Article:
Russian Lawmakers Take Step Toward Ban Of Navalny Supporters From All Elected Posts

File Photo of Alexei Navalny Marching on Street with Others in Background; adapted from image at commons.wikimedia.org with credit to Evgeny Feldman, subject to Creative Commons license; original image at commons.wikimedia.org/wiki/File:FEV_1795_(cropped1).jpg, with license information at creativecommons.org/licenses/by-sa/4.0/deed.en and creativecommons.org/licenses/by-sa/4.0/legalcode

(Article text ©2021 RFE/RL, Inc., Radio Free Europe/Radio Liberty – rferl.org – March 25, 2021 – article text also appeared at rferl.org/a/russia-duma-bill-navalny-extremist-elections/31272954.html)

Russia’s lower house of parliament has approved the second reading of a bill that would ban supporters and members of “extremist” organizations from being elected to any post.

Under the draft bill passed on May 25, leaders and founders of organizations declared “extremist” or “terrorist” by Russian courts will be banned from running for elective posts for a period of five years.

Other members or employees of such organizations will face a three-year ban.

Russian State Duma Building file photoThe proposed legislation that was first passed in the State Duma on May 18 barred individuals involved in the activities of an organization that has been recognized as “extremist” or “terrorist” from running in elections for the lower house only.

Already in prison on embezzlement charges he says were trumped up, Kremlin foe Aleksei Navalny could soon feel the full-force of Russia’s anti-extremism law. []

The measure appears aimed at neutralizing the foundation of jailed opposition politician Aleksei Navalny, which Russian authorities are seeking to have declared “extremist” ahead of parliamentary elections in September.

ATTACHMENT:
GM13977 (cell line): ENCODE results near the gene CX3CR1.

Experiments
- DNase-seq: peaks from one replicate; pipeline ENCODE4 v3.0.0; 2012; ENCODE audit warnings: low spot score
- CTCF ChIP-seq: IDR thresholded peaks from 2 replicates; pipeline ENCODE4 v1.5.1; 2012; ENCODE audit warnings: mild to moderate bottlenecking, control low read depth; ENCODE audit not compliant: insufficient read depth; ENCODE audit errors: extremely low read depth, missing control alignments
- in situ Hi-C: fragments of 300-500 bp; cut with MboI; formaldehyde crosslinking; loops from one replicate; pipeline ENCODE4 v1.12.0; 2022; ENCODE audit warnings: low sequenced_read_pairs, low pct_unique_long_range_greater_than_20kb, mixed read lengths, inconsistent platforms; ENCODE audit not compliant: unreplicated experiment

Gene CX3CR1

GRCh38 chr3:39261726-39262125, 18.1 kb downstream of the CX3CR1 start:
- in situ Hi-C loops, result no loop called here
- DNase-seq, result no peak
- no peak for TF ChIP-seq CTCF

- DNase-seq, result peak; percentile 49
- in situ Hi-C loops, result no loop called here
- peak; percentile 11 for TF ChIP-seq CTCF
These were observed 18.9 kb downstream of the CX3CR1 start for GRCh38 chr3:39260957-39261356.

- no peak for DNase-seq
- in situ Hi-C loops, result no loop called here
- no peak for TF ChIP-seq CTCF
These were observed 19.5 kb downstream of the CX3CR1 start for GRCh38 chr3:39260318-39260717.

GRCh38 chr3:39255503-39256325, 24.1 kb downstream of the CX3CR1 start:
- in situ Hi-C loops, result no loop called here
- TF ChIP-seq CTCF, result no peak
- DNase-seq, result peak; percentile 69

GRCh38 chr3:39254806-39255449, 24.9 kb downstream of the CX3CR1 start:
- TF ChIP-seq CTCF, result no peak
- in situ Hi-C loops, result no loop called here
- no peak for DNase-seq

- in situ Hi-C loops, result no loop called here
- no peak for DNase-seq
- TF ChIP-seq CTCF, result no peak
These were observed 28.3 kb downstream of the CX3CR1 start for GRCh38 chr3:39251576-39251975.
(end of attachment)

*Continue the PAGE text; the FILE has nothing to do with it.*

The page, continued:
His Anti-Corruption Foundation (FBK) has already been declared a “foreign agent,” a punitive designation under a separate law.

“Vladimir Putin’s regime aims to fully purge vocal critics from the civic space,” Natalia Zviagina, the Moscow director for Amnesty International, said after lawmakers gave preliminary backing to the draft legislation. “The main target of this latest, particularly brazen, attack is the movement led by Aleksei Navalny.

“Having unjustly imprisoned its archfoe, the Kremlin is now targeting all those who had the nerve to support him,” Zviagina said.

The ruling United Russia party is facing polls showing its support at some of the lowest levels ever.

Navalny is currently serving a prison sentence on embezzlement charges that he says were trumped up because of his political activity.

The 44-year-old has been in custody since January, when he returned to Russia following weeks of medical treatment in Germany for a nerve-agent poisoning in August that he says was carried out by operatives of the Federal Security Service (FSB) at the behest of Putin. The Kremlin has denied any role in the poisoning.

Since his jailing, the Kremlin has stepped up its campaign against Navalny and his associates.